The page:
In carefree days which now seem so distant we used occasionally to take the Newhaven-Dieppe ferry. Docking after a long lunch, I would try to imagine the port during the infamous Dieppe Raid of August 1942. It is so clearly a natural defensive position that I could never work out how they expected to take it or, more importantly, why. This book sets out to answer both questions and, thanks to the release of previously classified wartime files, largely succeeds. It also throws new light on Ian Fleming, who was there.
Dieppe in those days was intensively fortified by the Germans, flanked by heavy guns on the cliffs. Just about every inch of the docks was covered by concealed machine guns and cannon, including a captured French tank. It was designed to repel exactly the sort of full-frontal attack the Allies — overwhelmingly Canadian, with British commandos and a sprinkling of Poles, Free French, Belgians, Norwegians and Americans — obligingly mounted.
Under the overall command of Mountbatten, chief of combined operations, this was a far larger raid than any previously attempted — about 6,000 men, 250 ships and boats, more than 30 Churchill tanks and enough aircraft for 70 pilots to be killed or missing and 106 planes shot down. It was also highly complex, with the different elements requiring to-the-minute timing, the failure of any one of which affected all others. Planning was about what we would do, and took no account of what the enemy might do.
It was a disaster. Everything went wrong from the start. The crucial element of surprise was lost; timings went awry; communications failed; troops landed in the wrong places; the tanks never got off the beach; there was no effective fire suppression of the German guns. The young Canadians of the main assault force suffered 3,367 casualties, including 907 killed, a casualty rate of 68 percent. They had a man killed every 35 seconds of the raid. ‘What were you trying to do?’ a puzzled German interrogator asked the captured principal military landing officer. ‘If you could tell me…I would be very grateful,’ his captive replied.
The blame game has continued ever since, fueled by the fact that no one could quote the original rationale for something that was too big for a raid, too small for an invasion. Was it to appease Stalin’s pressure for a second front; was it a practice run for bigger things; was it to give the Canadians something to do; was it to feed Mountbatten’s vainglory about his new gung-ho Combined Ops? As always with bureaucracies, no one carries the can for something that everyone is involved in.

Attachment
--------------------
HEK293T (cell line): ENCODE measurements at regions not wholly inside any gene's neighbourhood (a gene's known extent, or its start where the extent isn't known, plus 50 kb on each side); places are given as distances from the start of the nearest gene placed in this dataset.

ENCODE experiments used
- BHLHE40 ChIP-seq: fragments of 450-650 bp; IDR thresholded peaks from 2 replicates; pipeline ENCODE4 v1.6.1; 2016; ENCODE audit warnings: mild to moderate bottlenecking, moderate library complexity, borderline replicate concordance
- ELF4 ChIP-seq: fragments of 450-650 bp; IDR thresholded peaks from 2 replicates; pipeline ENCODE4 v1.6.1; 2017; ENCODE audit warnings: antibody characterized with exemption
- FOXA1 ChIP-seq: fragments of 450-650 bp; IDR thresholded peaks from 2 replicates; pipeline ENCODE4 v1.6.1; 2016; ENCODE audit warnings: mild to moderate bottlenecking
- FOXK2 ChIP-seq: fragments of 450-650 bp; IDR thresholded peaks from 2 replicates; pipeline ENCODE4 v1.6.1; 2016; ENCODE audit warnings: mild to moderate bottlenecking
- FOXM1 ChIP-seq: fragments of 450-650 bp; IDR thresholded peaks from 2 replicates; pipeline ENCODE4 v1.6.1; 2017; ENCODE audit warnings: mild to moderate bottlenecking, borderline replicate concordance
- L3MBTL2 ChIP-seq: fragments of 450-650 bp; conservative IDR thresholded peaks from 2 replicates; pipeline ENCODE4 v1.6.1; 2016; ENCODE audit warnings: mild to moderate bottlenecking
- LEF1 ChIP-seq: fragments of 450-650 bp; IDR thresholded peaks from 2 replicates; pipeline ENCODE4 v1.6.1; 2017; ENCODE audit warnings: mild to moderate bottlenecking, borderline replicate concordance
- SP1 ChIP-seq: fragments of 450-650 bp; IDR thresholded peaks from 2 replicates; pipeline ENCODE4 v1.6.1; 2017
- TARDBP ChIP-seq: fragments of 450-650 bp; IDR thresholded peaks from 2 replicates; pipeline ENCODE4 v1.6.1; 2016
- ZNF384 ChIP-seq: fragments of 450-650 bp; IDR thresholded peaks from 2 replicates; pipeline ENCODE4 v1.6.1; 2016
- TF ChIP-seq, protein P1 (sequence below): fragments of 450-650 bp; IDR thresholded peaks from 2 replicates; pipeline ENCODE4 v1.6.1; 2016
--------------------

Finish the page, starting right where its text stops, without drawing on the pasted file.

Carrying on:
David O’Keefe believes he has identified the original rationale — something not mentioned in wartime files either through ignorance or on security grounds. Searching through recent releases, he came across a phrase about a secret military unit, known as the Intelligence Assault Unit: ‘As regards captures, the party concerned at DIEPPE did not reach their objective.’ This set him off on a paper trail to establish what their captures and objectives might have been, and is why it takes 300 pages of his book to reach the raid itself.
It is time well spent: a journey via the well-rehearsed Bletchley Park story to the role played by various ‘pinches’ (captures) of Enigma materials from sinking German vessels or commando raids. During 1942 the Germans added a fourth rotor to naval Enigma machines, which temporarily blinded the Bletchley decoders. Responding to the desperate need for further pinches, the IAU was conceived and run by Ian Fleming as a specialist commando unit for grabbing Enigma materials during raids. Fleming worked with the director of Naval Intelligence and was, it appears, far more actively engaged in planning raids on behalf of Bletchley than is commonly realized. He also remained commendably discreet; there’s no hint in his books that he was party to the Ultra secret.
O’Keefe’s thesis is that a pinch was the secret rationale for the Dieppe Raid, that it was a pinch by design rather than, as with other raids, a pinch by opportunity. In the event nothing was pinched, but his reasoning is sound, his research exhaustive and his argument persuasive — almost. There remains, however, a tincture of doubt. Not because there’s some other secret explanation, but because it seems likely that the idea of raiding Dieppe — because we could, because we’d done smaller raids and because bashing Jerry was a Good Thing — gained traction with Mountbatten and others before they alighted upon a pinch as its justification.
But who knows? They perhaps didn’t know themselves, and that was the trouble with the whole sad, wasteful affair. A couple of months later there was another, more successful, opportunistic pinch that solved the problem. O’Keefe does well to write such a lively and readable account of the disaster that preceded it.